Experiments with split-brain patients show similar results. In another “You’re Not So Smart” podcast, McRaney discusses an experiment where Joe, the first split-brain surgery recipient, is shown in his left field of vision (right hemisphere) the word “bell”, and in his right field of vision (left hemisphere) the word “music”. They then ask him to choose an image from four images, a person playing a trumpet, a person playing a drum, an organ, and a church with a bell tower. “When asked to point to what he saw with his left hand, he chooses ‘Bell’” (McRaney, 2018 [2]). It is important to understand language is predominately produced in the left hemisphere, so Joe’s right hemisphere doesn’t know why his hand pointed to the picture of the bell. In the most interesting part, and the point I am making about the mind, when asked to explain why he chose the picture of the church, Joe says (instead of “I don’t know” which would seem logical) “Music. And bell. The last time I heard any music was from the bells out here banging away” (McRaney, 2018 [2]). McRaney explains, “Since the other images are more connected to music then bell, Joe’s left brain interpreter had to come up with some story about why he chose bell that made sense. Michael Gazzaniga, the neuropsychologist who worked with Joe and is considered a leading researcher in cognitive neuroscience, refers to the right hemisphere as the “left brain interpreter” (McRaney, 2018 [2]).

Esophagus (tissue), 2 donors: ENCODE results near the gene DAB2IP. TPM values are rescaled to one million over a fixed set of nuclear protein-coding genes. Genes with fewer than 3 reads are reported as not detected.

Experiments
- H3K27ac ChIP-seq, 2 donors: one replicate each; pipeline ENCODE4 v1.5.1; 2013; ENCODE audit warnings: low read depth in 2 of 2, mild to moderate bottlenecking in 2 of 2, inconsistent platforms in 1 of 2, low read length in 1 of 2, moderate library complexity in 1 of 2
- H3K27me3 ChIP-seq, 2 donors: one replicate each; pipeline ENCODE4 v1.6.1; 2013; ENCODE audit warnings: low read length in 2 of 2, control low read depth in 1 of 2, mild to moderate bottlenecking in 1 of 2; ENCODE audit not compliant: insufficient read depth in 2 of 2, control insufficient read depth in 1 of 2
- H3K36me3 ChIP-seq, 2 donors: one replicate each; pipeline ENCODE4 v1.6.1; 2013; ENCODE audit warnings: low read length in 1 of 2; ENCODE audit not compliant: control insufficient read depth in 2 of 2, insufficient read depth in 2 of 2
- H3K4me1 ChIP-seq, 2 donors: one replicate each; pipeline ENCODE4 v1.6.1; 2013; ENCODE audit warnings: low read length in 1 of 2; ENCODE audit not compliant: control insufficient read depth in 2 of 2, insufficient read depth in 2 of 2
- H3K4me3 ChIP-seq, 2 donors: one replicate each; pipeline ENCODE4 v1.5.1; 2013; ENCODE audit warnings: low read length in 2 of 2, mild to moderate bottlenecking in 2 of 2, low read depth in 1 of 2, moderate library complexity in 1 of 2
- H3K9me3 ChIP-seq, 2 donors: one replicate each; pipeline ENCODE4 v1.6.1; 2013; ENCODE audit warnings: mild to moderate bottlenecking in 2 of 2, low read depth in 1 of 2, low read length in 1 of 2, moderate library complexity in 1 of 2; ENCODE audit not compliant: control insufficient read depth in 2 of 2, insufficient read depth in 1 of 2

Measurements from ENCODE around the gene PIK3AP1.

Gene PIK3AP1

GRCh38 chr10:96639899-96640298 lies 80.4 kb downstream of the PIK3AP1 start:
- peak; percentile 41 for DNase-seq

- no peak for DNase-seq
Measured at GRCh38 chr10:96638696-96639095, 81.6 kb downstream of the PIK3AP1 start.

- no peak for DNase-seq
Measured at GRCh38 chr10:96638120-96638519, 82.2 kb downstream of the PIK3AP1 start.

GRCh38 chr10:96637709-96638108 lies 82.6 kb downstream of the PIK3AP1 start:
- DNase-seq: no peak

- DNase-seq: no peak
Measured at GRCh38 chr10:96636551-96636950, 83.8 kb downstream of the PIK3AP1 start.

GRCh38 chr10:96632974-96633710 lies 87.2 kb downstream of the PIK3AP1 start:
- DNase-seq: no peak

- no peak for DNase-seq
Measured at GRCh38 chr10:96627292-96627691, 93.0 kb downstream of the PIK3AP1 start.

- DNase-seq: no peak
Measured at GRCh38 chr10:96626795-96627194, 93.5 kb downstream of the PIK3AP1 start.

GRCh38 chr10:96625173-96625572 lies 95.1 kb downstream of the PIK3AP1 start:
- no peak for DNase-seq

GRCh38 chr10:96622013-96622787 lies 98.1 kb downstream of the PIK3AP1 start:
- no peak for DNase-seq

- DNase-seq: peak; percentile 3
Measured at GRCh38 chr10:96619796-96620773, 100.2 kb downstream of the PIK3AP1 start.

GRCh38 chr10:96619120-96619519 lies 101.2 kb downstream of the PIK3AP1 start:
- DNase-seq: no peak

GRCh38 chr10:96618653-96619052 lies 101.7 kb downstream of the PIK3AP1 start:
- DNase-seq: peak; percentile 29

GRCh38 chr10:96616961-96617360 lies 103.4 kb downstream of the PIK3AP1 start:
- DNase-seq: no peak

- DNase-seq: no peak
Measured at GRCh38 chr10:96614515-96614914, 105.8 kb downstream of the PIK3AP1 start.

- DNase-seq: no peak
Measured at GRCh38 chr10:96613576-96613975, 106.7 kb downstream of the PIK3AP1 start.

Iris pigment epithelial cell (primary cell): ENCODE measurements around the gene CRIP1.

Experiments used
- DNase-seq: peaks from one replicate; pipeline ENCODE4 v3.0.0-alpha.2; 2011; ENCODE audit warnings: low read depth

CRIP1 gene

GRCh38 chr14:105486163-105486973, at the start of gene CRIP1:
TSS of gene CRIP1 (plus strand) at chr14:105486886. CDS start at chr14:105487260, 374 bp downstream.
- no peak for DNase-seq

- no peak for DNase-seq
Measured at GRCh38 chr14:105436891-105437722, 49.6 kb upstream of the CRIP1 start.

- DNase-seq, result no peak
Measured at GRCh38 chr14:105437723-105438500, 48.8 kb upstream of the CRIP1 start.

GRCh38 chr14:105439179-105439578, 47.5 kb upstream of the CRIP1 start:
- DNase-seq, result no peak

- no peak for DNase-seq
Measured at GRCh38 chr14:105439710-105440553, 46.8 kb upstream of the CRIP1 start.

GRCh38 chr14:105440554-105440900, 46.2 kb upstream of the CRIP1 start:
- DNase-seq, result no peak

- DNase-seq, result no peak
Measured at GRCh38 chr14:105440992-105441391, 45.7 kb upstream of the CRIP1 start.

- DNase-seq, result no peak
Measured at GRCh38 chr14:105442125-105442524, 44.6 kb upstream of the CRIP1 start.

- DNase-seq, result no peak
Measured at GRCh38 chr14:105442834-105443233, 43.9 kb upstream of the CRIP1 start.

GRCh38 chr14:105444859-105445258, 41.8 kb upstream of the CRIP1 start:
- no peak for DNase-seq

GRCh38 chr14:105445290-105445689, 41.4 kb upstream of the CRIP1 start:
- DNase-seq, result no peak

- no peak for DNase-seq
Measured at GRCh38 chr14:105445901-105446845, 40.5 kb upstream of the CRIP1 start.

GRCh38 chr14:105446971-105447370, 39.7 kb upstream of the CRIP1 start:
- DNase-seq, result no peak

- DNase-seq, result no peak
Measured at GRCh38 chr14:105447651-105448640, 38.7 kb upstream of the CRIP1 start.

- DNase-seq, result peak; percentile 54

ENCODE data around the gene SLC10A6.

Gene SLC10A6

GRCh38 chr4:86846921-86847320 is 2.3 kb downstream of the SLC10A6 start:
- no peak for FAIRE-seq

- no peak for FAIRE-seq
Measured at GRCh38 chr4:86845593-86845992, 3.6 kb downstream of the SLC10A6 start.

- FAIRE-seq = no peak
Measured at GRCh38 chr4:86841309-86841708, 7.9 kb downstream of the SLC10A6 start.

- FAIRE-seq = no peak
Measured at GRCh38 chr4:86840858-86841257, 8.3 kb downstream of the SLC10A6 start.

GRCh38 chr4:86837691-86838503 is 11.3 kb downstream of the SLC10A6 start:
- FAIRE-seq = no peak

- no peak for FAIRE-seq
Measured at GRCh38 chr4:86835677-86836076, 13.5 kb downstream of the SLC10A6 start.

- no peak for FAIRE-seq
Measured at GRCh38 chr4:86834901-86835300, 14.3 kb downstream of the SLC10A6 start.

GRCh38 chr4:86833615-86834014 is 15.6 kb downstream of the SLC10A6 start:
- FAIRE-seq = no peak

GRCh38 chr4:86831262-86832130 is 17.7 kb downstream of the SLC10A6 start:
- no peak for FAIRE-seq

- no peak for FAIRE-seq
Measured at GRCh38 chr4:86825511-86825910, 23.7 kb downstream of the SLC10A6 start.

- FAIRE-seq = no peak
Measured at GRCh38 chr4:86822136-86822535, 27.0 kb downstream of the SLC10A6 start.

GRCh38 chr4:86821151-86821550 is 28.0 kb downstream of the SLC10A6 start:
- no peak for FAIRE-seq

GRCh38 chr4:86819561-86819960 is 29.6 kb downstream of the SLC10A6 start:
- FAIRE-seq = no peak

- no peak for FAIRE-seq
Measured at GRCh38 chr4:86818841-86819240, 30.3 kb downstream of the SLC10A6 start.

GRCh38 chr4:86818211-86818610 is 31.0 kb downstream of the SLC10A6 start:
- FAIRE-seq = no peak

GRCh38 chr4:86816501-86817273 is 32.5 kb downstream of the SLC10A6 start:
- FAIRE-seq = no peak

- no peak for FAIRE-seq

In another split brain example I’ve used before (and likely one of my favorites), a subject is shown the word “Walk” to his right hemisphere. When he gets up to walk, his left hemisphere doesn’t know why, but when asked, he provides a reasonable explanation (though not the truth, yet he believes it to be). The explanation one subject gave was “to get a soda” (Wright, p.79). 

You might be thinking, sure, this happens with people with brain damage or brain surgery. But plenty of following experiments seem to show similar phenomena in people with healthy brains and minds. The takeaway is we often, and without knowing, create stories for what we do, and believe them wholeheartedly. This is called confabulation. 

I’ve heard people say, “whatever helps you sleep at night”. This is usually said when what they think differs from what the other thinks, and they think the other is lying to himself to make himself feel better. I wonder if people who say this realize how correct they are, but also how it applies to them. Everyone is creating stories to support their sense of self, and to support the illusion the self is consistent (for more on this, see “You aren’t you at all”).

As McRaney’s entire volume of podcasts implores, as Mark Manson suggests in his best-selling book (The Subtle Art of Not Giving a F*ck, and as I’ve suggested in most of my writing: people would benefit from creating some doubt about their thinking. Trust it less. Stop being so attached to what you believe and think. You are making most of it up anyhow. 

Copyright William Berry, 2019


Manson, M; 2016; The Subtle Art of Not Giving a F*ck; Harper Collins Publishers; N.Y; New York

McRaney, D., 2018., 124 Belief Change Blindness., You Are Not So Smart podcast., Retrieved from: https://soundcloud.com/youarenotsosmart/124-belief-change-blindness

McRaney, D., 2018 (2)., 125 Status Quo Rationalization., You Are Not So Smart podcast., Retrieved from: https://soundcloud.com/youarenotsosmart/125-status-quo-rationalization

Vedantam. S., 2019., One Head, Two Brains., Hiddne Brain podcast., Retrieved from https://www.npr.org/templates/transcript/transcript.php?storyId=690656459

Wolfe, M., Williams, T., 2018., Poor metacognitive awareness of belief change., Quarterly Journal of Experimental Psychology., Retrieved from: https://journals.sagepub.com/doi/10.1080/17470218.2017.1363792

Wright, R., (2017), Why Buddhism is true., Simon and Schuster, N.Y., New York.